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Alfriston’s Red Lion & a Fighting Dutchman at Pevensey

Alfriston' s red lion
Photo credit Immanuel Giel, CC by 3.0

Alfriston’s red lion is hard to miss, prominently present as it is outside the Star Inn on the High Street, as well as proudly depicted on the village sign on the Tye (village green).

Alfriston's red lion
Photo credit Nils Visser

Some refer to the large wood statue as a dragon, understandably so as the depiction is heavily stylised. Upon my first encounter, I heard various origin stories. A commonality was that our red friend hailed from a Dutch ship, albeit from a wide range of time periods.

Alfriston's red lion
Photo credit to Philip Bird,

I was researching 17th century Dutch nautical history for my Flying Dutchman trilogy at the time, so I was much intrigued. The red lion appeared to fit the 17th and 18th centuries rather well. The replica of the 1628 Batavia in Lelystad has a similar figurehead, as does the replica of the Amsterdam in Amsterdam. The original Amsterdam, by the by, was shipwrecked on the Sussex coast in 1749 and occasionally resurfaces at Bulverhythe at extreme low tide.

Dutch ship, the Batavia
A replica of the Batavia. Photo credit to Katarzyna Mazurowska,

I sent a picture of the red lion to a contact at the National Maritime Museum in Amsterdam, to ask if he knew about Alfriston’s red lion and if it was indeed a Dutch figurehead. I received a prompt reply. My contact hadn’t known about the Alfriston red lion but said that stylistically it appeared to be a late 17th century Dutch figurehead. In contrast to England’s gold-crowned lions, the Dutch ones were red with yellow manes. The crown was added to Dutch warships after Prince William of Orange, Stadtholder in the Low Countries, became King of England in 1689, sharing joint sovereignty with his wife and cousin Mary Stuart.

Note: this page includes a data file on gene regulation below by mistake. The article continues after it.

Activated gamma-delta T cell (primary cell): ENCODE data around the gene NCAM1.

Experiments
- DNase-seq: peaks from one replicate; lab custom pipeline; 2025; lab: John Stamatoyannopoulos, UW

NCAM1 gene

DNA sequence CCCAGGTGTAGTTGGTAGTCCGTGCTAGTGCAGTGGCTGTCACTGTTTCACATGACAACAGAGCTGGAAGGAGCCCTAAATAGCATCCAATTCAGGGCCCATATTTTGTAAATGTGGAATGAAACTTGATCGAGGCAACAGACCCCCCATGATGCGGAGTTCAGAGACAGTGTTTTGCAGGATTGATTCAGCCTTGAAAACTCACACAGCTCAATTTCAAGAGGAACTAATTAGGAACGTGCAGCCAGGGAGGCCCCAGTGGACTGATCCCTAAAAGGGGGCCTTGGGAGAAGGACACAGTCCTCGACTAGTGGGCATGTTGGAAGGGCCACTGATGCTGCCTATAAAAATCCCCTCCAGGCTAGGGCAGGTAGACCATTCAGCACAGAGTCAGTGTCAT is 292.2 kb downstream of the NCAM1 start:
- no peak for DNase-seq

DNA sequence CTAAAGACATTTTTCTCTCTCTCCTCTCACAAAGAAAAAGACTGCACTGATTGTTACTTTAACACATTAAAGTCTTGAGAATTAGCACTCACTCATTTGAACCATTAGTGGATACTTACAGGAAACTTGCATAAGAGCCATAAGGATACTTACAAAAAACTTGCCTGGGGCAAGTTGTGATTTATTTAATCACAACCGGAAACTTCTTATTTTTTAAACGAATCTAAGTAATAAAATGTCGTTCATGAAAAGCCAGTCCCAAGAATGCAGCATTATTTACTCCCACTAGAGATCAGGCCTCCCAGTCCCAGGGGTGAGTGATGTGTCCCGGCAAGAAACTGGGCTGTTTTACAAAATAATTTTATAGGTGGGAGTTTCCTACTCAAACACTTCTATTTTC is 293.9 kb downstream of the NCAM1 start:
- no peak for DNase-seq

Alfriston's red lion and The Amsterdam
Figurehead on the replica of The Amsterdam. Photo credit to Katoosha,

My contact was fairly excited by the find since there are, after all, not a great many original 17th century figureheads left. Having delved into historical documents he was also certain as to when the figurehead was cast ashore at Cuckmere Haven.

Cuckmere Haven

The 1690 Battle of Beachy Head 

Even before he had become King of England & Scotland, William III had clashed with France’s Louis XIV. As Stadtholder in the Netherlands William had been active in setting up a European alliance to oppose the French Sun King, leading to the Nine Year’s War (1688-1697).

Sussex naval history
17th century Dutch warships, as drawn by Hastings based artist Julie Gorringe

As newly crowned King, William III grew from an irritant upstart prince to a fellow monarch, a threat to be reckoned with. Louis XIV countered by throwing his support behind the Jacobites in Ireland. This made control of the English Channel an objective for both sides, thus setting the context for the 1690 Battle of Beachy Head in which an Anglo-Dutch fleet clashed with a French fleet off the Sussex coast.

Beachy Head Eastbourne

Admiral Anne-Hilarion de Costentin, Comte de Tourville, led the French fleet. It consisted of 75 ships of the line and 28,000 crewmen as well as 4,600 guns. The Anglo-Dutch fleet was led by Admiral Arthur Herbert, the 1st Earl of Torrington. The English component consisted of 34 English and some Dutch ships of the line but was reinforced by a Dutch squadron of 22 ships of the line, led by Admiral Cornelis Evertsen. In total the allies had 23,000 crewmen and 4,153 guns.

Dutch English naval battle of Beachy Head
Admiral Arthur Herbert, 1st Earl of Torrington (John Closterman).